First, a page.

Wriston adds that it's never too early to start planning. "Many scholarships are just for senior and enrolled college students, but high school juniors can still plan ahead by seeing what will be available for the following year, so start your search early," she says. "Also, compose practice essays. Writing about yourself is sometimes difficult, so practice, practice, practice!"

To increase your chances of winning a scholarship, Cohen recommends applying to a greater number of scholarships that offer less money (rather than fewer scholarships with big awards). Although the amounts may be less, a smaller applicant pool will increase your chances. Your best bet? "Local scholarships," says Cohen, "or scholarships that have a number of unique requirements."

In most cases, when you apply to colleges, you're automatically eligible for scholarships offered through the school.

Avoiding Scams

While it's easy to get caught up in the idea of people giving you money, there are also people looking to TAKE your money. Scam artists often target unsuspecting students with promises of guaranteed money. These "services" often include application fees and can result in identity fraud if the criminal obtains your private information. Watch for phrases like "redemption fee," "disbursement fee" or "processing fee." According to CollegeScholarships.org, "Legitimate scholarships do not ask a student to pay for an award."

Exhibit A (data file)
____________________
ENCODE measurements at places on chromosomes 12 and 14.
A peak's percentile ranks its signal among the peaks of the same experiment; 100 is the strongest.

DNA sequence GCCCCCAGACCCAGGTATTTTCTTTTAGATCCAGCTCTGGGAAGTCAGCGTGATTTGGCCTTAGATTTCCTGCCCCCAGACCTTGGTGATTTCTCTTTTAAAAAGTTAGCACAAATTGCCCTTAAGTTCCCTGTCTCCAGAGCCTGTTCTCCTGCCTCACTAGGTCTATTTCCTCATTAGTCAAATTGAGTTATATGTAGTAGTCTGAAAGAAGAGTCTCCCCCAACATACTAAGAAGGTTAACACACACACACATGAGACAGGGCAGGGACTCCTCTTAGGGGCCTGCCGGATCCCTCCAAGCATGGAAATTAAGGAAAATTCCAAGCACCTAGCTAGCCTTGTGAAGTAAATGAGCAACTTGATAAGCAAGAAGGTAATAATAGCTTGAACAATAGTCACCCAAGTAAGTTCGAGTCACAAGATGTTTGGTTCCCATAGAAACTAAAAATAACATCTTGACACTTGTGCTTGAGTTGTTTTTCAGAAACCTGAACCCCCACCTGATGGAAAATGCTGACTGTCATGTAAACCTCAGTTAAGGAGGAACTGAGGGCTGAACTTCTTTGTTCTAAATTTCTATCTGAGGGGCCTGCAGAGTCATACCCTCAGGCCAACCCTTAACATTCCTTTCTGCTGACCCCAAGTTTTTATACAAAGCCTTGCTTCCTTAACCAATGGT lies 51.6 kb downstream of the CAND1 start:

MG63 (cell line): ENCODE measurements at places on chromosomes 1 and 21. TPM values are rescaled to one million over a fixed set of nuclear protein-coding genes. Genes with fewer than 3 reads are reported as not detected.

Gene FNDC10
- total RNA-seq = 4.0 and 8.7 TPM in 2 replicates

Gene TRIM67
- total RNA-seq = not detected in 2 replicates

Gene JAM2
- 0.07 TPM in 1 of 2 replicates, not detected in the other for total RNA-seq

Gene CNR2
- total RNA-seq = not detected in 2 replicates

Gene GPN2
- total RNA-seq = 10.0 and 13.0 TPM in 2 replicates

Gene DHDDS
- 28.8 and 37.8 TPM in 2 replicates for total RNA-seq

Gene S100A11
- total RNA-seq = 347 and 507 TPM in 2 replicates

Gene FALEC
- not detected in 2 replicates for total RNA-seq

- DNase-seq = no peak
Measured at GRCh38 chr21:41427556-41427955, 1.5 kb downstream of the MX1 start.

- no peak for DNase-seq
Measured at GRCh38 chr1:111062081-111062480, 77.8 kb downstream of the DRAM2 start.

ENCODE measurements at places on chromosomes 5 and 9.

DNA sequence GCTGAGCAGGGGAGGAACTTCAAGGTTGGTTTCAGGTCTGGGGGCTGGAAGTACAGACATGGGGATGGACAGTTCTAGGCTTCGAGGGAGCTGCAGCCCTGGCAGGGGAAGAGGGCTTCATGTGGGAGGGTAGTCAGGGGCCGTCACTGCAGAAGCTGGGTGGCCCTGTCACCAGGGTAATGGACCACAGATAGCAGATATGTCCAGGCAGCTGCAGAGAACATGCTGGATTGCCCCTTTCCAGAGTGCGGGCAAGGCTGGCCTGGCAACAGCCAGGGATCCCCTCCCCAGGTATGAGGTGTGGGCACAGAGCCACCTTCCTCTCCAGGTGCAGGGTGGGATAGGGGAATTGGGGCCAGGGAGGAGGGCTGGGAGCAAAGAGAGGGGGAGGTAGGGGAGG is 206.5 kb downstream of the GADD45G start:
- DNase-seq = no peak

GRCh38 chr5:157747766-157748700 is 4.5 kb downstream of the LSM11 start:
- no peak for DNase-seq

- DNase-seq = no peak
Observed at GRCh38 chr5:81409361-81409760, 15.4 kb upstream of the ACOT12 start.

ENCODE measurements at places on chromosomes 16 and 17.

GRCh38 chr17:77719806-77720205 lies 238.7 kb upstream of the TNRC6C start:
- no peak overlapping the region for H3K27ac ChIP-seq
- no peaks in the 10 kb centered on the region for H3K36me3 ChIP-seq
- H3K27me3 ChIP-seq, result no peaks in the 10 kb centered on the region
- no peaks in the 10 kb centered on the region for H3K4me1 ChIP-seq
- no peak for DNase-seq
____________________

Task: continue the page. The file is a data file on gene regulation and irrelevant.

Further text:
Be wary of people that contact you out of the blue via phone or e-mail for "scholarships" for which you never applied. The same goes for free financial aid seminars off campus; many are just sales pitches for investment or insurance products. When in doubt, ask what organization they're representing, if they charge any fees, and if they're willing to sign your Free Application for Federal Student Aid (FAFSA). Legitimate financial aid consultants understand that they need to sign your FAFSA if they prepare it for you. If the rep won't sign it, run away. FAST.

Once You Get a Scholarship

Assuming you've done your research, applied for some scholarships and received a few, what's your next step? "Don't assume the scholarship will be awarded for all four years of college," says Cohen. "Many scholarships require you to reapply each year and satisfy certain criteria, like maintaining a certain GPA." So keep your grades up, mark the reapplication deadlines on your calendar and be sure to thank the sponsoring organization—verbally, in writing, or with your time.

For more information go to mycollegeguide.org and type in "scholarships."

Wendy Burt-Thomas is the editor of My College Guide.